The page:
First assessment of cork oak planting and natural regeneration trials in the PACA region

Cork oak plot in the Var department
Type of data: 
Practitioner article
Personal communication outside INCREDIBLE events

For more than 20 years, plantation and natural regeneration trials have been set up by the CRPF PACA in the Maures massif with the collaboration of volunteer forest owners. The age of some of the trials now makes it possible to obtain transferable results, to guide the management of areas favourable to the cork oak, to allow continuity of monitoring and to develop the setting up of new trials in a context of climate change to be considered.


The cork oak is of significant economic interest (cork, insulation,...) and is a habitat of community interest (9330 - Quercus suber forest) of significant environmental and heritage wealth. There is a disturbing lack of young trees (less than 40 years old) in the cork oak groves of the Var region. The CRPF has therefore developed in situ experiments on plantations and natural regeneration by integrating the climate change variable.

Main results: 

For planting trials, there is a better recovery of young plants (one year old) packed in large volume (800 cc) buckets.

Mycorrhization by pisolite shows good results in the nursery and seems to be confirmed in the field.

Fertilization (BRF, Calcium Potassium) has good results on height growth, and the buried collar modality with very large pots also shows good results.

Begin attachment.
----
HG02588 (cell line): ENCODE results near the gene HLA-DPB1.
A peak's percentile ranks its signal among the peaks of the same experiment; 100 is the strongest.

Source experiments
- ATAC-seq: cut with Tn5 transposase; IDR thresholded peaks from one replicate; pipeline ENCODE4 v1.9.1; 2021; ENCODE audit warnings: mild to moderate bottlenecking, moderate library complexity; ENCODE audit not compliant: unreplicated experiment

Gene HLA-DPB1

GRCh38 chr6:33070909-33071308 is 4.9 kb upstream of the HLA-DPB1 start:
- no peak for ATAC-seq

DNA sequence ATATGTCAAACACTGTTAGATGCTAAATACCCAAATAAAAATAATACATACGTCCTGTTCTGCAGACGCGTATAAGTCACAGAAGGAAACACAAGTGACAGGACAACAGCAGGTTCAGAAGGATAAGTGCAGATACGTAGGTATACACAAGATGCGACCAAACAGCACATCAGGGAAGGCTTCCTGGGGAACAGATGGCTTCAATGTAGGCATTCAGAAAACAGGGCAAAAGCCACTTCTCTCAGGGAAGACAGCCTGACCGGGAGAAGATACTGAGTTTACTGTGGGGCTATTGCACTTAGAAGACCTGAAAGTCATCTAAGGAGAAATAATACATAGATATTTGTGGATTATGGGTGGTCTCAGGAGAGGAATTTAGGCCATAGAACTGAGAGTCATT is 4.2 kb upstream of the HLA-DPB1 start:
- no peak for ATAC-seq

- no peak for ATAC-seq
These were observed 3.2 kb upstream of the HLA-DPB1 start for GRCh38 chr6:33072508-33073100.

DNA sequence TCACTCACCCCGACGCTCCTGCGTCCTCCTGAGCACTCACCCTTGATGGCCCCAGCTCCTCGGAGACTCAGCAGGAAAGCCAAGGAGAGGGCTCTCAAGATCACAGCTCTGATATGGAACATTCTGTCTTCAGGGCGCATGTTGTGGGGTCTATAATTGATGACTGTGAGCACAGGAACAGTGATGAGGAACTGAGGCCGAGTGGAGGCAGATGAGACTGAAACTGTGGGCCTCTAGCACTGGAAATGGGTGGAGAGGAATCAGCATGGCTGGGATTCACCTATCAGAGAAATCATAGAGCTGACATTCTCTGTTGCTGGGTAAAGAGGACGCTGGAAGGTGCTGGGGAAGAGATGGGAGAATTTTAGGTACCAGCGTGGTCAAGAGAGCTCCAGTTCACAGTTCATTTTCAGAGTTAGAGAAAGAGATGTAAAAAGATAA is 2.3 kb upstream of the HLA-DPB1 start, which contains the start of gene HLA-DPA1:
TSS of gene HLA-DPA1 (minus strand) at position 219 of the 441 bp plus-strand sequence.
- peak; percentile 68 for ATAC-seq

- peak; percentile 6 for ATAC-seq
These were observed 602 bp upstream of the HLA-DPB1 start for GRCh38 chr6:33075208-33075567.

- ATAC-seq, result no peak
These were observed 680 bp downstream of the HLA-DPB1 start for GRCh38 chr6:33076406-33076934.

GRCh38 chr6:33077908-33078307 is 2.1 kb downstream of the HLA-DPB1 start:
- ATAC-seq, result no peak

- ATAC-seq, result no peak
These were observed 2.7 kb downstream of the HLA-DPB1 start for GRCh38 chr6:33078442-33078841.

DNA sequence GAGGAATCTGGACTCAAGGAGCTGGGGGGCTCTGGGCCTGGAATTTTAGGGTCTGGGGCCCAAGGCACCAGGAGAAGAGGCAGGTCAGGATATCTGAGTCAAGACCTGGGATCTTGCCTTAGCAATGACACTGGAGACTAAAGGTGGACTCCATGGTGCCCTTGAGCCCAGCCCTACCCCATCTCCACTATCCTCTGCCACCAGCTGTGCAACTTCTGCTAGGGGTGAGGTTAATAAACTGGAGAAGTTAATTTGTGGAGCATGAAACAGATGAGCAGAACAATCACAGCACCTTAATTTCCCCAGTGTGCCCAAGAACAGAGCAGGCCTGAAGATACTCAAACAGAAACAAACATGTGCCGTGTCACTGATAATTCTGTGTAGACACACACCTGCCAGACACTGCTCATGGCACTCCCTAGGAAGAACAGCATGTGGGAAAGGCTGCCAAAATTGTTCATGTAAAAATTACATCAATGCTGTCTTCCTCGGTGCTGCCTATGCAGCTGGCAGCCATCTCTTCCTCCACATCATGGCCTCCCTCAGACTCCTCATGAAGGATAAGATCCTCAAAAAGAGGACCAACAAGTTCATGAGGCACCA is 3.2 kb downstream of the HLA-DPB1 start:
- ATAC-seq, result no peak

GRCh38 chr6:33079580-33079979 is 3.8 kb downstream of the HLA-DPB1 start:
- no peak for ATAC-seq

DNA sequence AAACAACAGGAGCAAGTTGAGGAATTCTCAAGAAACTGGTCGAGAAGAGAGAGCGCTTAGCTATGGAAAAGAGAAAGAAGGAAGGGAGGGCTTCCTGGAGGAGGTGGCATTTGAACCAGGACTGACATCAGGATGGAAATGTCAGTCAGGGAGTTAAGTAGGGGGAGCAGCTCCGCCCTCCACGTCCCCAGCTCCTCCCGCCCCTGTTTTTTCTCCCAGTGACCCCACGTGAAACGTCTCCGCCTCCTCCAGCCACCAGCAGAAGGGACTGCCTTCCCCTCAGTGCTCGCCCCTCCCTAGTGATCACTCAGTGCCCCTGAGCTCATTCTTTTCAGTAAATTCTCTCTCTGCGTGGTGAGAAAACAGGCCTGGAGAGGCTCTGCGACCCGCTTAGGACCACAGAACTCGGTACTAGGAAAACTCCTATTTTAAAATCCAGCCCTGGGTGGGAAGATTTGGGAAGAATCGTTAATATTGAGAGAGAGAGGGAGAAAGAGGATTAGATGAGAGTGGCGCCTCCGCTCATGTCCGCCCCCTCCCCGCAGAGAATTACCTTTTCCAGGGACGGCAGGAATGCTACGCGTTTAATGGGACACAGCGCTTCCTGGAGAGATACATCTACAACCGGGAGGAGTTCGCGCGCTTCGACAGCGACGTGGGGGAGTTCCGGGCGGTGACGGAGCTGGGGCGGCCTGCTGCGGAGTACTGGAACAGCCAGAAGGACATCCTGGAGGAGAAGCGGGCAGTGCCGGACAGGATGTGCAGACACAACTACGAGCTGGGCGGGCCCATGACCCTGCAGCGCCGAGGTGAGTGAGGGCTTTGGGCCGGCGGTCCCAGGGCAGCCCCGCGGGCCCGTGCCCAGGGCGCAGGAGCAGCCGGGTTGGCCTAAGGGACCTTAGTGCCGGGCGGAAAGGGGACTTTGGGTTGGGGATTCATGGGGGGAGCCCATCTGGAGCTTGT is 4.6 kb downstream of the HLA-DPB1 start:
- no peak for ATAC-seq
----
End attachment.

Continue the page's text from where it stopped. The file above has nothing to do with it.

The use of isoplant slabs for mulching and shading is not beneficial to plant growth.

The tubex™ and the climatic™ 120 cm sheaths offer good results and limit the plagiotropic tendency of the plants.

For natural regeneration trials, after work or fire, there is a deficit of seedlings unlike suckers and stump sprouts which are abundant. 

Main practical recommendations: 

The plants remain plagiotropic for the first 6 years. This is a sensitive period where maintenance is necessary to limit competition and eliminate the scrubland.

When planting acorns, the use of germinated acorns should be favoured.

Before intervening on a natural regeneration to select the subjects of the future, it is necessary to wait between five and six years to let the apical dominance settle.

It is important, in view of the current climatic changes, to anticipate the difficulties in adapting species to these new conditions by selecting southern provenances from the south of the cork oak's range.

Impacts and weaknesses: 

A network of six trials (planting and natural regeneration) exists on the Maures massif.

The monitoring of the tests was done on a regular basis allowing the collection of numerous data.

Many modalities have been tested.

The protocol was defined in cooperation with the research stakeholders.

The test network must be multiplied to improve the interpretation of the observed variables.

The few acorn planting trials have failed despite local protection with rodent netting.

Difficulty in long-term monitoring due to resources shortages.

Future developments: 

It will be necessary to regularly monitor and measure existing sites to confirm or refute the initial results, and to install new tests according to the first lessons learned:

o Trial of deeper buried plants;

o In-depth test of BRF (Fragmented Ramial Wood) spreading;

o Test of southern genetic origins (climate change);

o Understanding of seedling dysfunction.

Figure 1 credit: 

Stéphane Nalin - CRPF PACA © CNPF

Figure 2: 
Example of a cork oak plot device
Figure 2 caption and credit: 

Example of a cork oak plot device. Louis Amandier - CRPF PACA © CNPF